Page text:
Price too high to pay

WestVirginia

After the death of more than two dozen miners at Massey Energy's Upper Big Branch coal mine south of Charleston, West Virginia, mine safety is at the top of the national agenda.

The tragedy comes after too many years during which the Bush administration devoted itself to conspiring with companies to circumvent safety laws. They did it to maximize production and they did it at the expense of the safety and the lives of miners.

The good news is that the Obama administration has been radically different in this regard. With the appointment of mine safety expert Joe Main to head of the Mine Safety and Health Administration, for the first time in history, MSHA, a division of the Department of Labor, is headed by a union person.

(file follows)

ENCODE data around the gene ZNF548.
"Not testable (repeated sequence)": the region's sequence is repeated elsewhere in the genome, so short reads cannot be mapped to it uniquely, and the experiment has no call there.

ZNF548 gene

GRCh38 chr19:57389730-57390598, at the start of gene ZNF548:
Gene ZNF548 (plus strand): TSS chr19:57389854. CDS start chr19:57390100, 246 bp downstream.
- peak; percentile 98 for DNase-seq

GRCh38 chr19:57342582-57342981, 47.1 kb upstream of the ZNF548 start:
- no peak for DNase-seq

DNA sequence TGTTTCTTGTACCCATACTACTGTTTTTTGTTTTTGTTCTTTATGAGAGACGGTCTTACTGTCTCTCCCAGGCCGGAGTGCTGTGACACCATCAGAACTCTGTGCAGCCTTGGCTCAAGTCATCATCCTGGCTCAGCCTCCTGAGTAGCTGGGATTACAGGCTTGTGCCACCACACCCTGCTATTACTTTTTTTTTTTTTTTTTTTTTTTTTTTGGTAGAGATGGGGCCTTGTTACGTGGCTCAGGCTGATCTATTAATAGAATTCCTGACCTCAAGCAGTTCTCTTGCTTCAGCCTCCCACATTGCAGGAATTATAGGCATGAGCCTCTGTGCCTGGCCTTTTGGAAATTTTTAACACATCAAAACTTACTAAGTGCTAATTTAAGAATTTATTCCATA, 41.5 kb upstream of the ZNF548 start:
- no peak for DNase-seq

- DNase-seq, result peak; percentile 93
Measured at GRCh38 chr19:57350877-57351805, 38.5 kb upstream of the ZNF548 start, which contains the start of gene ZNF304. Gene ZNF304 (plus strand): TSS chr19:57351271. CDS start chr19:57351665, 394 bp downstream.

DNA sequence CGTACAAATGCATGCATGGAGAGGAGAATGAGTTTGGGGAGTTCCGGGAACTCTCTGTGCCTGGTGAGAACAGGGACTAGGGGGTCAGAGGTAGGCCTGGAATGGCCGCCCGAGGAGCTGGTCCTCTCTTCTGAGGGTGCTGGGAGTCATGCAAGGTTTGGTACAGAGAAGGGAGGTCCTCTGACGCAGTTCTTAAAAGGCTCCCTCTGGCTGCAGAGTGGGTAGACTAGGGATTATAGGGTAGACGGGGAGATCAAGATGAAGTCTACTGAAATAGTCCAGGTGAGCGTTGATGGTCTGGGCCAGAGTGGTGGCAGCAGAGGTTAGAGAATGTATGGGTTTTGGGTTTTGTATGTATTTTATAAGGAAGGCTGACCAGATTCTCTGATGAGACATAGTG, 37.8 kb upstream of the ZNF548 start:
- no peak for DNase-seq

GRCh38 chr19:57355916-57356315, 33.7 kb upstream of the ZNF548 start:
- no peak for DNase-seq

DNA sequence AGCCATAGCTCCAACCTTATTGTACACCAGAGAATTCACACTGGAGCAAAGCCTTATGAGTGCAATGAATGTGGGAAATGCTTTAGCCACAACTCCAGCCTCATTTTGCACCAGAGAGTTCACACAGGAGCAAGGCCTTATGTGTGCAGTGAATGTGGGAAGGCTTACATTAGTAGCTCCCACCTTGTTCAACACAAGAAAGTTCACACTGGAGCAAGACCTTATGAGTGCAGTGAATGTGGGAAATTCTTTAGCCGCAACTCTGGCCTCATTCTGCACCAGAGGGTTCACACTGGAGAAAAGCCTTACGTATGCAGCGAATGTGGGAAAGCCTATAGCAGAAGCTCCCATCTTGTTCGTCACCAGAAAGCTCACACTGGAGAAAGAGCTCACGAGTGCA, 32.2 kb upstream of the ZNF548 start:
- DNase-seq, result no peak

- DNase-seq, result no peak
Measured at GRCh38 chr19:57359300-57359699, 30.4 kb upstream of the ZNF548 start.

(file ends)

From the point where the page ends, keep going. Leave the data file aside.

The bad news is that eight years of ant-labor policies under Bush had consequences. Incredible amounts of damage have to be undone.

Agencies such as the Federal Mine Safety and Health Review Commission are still battered. This agency, which reviews challenges by mining companies to assessments of safety violations and penalties, is overwhelmed with backlogs. While the Obama administration has taken steps to add 26 judges to the panel of 10, cooperation has not been forthcoming from Republicans.

The GOP's resistance to the president's National Labor Relations Board appointments were a blow to job safety not just in the mines, but in all of the dangerous industries across America. It is the non-union mines that have proven most dangerous and it is the NLRB that is supposed to protect workers who want to form unions so they can have a safer workplace. By crippling the NLRB the GOP was saying that none of that mattered.